Section 2  Experience of going to school and his grandfather trying to prevent him from going. How the Salvation Army, who sponsored the school, enticed the children to school. “They encouraged us to go to school by promising good things; as you are aware that sweets and new clothes for a young child were really good things. Therefore some of us liked school because of the things that we were given to entice us.” First to be educated in the village encouraged and inspired others to do the same.
Section 3  Marriage arrangements in the Sabaot community - differences between past and present. Laments the moral decay of today’s youth. “The community…encouraged ladies to get married early, between 16-20 years, because it was believed that they would get "spoiled" if they continued to stay in the custody of their parents. But today things have changed so much, and the youth of today have scant respect for elders. Today you will even find young men purporting to marry ladies the age of their mothers.”
Section 4-5  Continues theme of moral corruption of today’s youth. Says the leisure activities of youth in the past were connected with work and particular ceremonies. Poor relationship between the generations: “The assumption many of our youth make is that, because they have gone to school they know everything and cannot therefore be advised by illiterate parents. This kind of situation has made it difficult for some parents to exercise authority over their children.”
Section 5  Discussion of bride price: “Those thinking that payment of bride price is buying a woman are very wrong. In our community bride price is simply given as a token of appreciation to the parents who bore and brought up the girl you are now taking as your wife.”
Section 5-7  How the Sabaot came to be in Mount Elgon as told to him by his grandfather. The arrival of the Bukusu and the “white man” to the area, bringing conflict and Christianity.
Section 7  Discusses changes in the community since 1950, notably the expansion of education and changes in livelihood: “…originally, us the Sabaot had a lot of contempt for the people who cultivated crops. We were pastoralists, and virtually everything we used was obtained from the livestock. But right now the people have responded positively to the changes in the society, and crop production is taking root in the community. However, the Sabaot still hold livestock keeping in high esteem and you can hardly find a household that has no livestock.” The meaning of development for the Sabaot now: “When we talk about development, we mean progress as far as today's way of life is concerned. Generally we want to see that the community participates effectively in commerce, agriculture and education.” Stresses need for good leadership and unity to achieve this.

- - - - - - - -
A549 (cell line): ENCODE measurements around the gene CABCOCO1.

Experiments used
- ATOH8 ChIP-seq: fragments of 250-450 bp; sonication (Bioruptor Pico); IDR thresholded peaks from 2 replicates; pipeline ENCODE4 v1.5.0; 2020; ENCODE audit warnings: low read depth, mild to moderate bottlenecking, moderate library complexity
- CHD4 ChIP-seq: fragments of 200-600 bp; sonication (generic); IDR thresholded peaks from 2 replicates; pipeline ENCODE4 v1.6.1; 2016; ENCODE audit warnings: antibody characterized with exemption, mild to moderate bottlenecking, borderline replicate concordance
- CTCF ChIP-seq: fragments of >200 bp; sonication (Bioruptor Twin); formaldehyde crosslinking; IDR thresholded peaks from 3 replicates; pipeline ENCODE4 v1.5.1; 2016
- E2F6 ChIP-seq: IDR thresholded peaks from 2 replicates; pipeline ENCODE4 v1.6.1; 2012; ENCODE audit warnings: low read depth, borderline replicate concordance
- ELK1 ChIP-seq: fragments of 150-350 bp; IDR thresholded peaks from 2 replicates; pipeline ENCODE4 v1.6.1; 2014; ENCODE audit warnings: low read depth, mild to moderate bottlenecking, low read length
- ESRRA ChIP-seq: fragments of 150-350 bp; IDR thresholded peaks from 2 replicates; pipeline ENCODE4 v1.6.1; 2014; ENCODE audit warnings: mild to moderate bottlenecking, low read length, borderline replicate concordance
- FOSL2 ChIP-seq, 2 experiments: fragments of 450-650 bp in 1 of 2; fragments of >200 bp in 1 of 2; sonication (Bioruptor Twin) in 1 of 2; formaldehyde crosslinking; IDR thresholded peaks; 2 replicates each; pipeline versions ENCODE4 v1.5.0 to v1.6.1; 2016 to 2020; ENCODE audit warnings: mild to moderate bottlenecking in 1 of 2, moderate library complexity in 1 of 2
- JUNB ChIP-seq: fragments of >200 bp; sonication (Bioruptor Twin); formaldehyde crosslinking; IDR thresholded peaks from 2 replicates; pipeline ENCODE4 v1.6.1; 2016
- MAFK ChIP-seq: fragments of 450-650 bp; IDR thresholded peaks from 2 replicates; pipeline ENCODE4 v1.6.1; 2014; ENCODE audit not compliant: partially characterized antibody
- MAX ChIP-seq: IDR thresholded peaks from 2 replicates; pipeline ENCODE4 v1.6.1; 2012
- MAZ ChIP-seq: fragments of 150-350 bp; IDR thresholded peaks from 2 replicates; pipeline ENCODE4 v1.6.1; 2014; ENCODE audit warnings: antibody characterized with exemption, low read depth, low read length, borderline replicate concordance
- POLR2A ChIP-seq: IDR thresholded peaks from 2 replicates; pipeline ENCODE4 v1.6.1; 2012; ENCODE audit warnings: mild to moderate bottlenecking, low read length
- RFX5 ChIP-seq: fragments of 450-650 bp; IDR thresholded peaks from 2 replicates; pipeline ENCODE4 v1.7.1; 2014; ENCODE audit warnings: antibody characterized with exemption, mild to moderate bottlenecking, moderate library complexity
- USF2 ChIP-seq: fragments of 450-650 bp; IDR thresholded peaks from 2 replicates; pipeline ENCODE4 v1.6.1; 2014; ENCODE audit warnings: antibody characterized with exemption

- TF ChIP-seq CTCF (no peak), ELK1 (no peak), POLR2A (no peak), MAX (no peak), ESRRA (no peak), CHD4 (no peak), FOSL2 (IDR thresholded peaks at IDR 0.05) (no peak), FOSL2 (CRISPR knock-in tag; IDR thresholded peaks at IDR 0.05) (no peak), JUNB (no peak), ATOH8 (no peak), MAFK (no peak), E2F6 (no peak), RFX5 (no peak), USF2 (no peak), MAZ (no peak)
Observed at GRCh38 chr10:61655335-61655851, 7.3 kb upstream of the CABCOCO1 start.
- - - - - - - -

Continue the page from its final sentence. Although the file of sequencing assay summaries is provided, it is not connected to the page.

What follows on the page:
Section 8  Medical facilities and the use of herbal medicines. Fear of HIV/AIDs: “Presently the major scare in the community is the dreaded AIDs disease, for which seemingly no cure has been found. As parents, we are very much worried because of the immorality in the society right now, and we fear AIDs might wipe out whole communities.”
Section 8-9  Conflict with the Bukusu. Believes God is telling everybody to occupy their original land and therefore the Bukusu should leave the area, as the Sabaot were there first.
Section 9-10  The struggle for Independence and the role of the Sabaot. How life worsened afterwards because of “Bukusu colonialism” – led to conflict. Believes independence only came for the Sabaot in 1993 when they obtained their own district.
Section 10-11  The Sabaot and politics.